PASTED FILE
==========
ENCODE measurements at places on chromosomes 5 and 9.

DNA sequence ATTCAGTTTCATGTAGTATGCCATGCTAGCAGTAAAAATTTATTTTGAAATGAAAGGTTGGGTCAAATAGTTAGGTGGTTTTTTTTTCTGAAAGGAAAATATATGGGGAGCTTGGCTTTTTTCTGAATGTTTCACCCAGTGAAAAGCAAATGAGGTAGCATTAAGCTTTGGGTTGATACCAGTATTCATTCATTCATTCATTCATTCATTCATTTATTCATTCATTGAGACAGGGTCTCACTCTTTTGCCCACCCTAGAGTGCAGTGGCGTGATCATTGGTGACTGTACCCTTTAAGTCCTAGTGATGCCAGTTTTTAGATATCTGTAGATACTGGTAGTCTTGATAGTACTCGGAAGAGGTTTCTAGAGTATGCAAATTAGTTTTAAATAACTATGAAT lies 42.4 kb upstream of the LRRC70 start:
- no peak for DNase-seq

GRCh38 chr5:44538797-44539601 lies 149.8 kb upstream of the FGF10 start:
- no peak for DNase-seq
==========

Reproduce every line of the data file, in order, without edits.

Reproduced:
ENCODE measurements at places on chromosomes 5 and 9.

DNA sequence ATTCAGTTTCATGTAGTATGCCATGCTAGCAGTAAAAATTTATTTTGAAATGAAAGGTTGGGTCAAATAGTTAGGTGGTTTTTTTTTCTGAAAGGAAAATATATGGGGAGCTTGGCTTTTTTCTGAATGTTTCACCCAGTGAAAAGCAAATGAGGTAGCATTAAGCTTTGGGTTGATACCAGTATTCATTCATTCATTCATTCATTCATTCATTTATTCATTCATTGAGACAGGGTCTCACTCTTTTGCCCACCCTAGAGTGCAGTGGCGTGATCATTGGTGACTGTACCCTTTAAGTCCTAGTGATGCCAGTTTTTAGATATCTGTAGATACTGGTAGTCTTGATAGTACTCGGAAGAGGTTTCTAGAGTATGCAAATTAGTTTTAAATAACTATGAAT lies 42.4 kb upstream of the LRRC70 start:
- no peak for DNase-seq

GRCh38 chr5:44538797-44539601 lies 149.8 kb upstream of the FGF10 start:
- no peak for DNase-seq